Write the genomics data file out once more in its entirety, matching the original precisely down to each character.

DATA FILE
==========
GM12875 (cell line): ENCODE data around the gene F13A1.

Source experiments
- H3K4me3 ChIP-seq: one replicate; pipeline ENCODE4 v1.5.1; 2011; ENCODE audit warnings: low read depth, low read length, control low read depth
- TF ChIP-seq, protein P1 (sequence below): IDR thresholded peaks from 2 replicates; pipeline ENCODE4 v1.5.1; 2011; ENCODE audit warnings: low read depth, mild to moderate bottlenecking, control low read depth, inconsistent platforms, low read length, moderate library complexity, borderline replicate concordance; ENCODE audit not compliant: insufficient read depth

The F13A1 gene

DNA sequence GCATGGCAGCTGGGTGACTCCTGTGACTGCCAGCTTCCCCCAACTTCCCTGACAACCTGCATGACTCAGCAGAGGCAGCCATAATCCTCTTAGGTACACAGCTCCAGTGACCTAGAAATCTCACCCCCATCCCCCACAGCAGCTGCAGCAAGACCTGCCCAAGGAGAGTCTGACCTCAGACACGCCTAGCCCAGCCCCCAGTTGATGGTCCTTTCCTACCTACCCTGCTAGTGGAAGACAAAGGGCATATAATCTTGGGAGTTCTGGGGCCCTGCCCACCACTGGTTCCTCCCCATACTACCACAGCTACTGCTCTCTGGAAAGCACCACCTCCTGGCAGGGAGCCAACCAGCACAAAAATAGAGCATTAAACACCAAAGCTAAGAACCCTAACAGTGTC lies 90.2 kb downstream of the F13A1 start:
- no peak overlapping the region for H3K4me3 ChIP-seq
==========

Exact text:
GM12875 (cell line): ENCODE data around the gene F13A1.

Source experiments
- H3K4me3 ChIP-seq: one replicate; pipeline ENCODE4 v1.5.1; 2011; ENCODE audit warnings: low read depth, low read length, control low read depth
- TF ChIP-seq, protein P1 (sequence below): IDR thresholded peaks from 2 replicates; pipeline ENCODE4 v1.5.1; 2011; ENCODE audit warnings: low read depth, mild to moderate bottlenecking, control low read depth, inconsistent platforms, low read length, moderate library complexity, borderline replicate concordance; ENCODE audit not compliant: insufficient read depth

The F13A1 gene

DNA sequence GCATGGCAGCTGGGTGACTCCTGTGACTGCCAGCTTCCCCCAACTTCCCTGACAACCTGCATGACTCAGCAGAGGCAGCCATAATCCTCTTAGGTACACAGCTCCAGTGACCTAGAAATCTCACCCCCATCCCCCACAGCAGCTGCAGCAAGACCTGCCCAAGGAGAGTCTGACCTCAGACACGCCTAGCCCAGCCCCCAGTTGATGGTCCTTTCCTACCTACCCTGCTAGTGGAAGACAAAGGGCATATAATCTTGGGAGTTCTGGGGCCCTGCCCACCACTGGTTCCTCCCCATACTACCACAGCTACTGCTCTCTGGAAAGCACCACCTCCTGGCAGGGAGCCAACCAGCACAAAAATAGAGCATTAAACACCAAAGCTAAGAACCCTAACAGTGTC lies 90.2 kb downstream of the F13A1 start:
- no peak overlapping the region for H3K4me3 ChIP-seq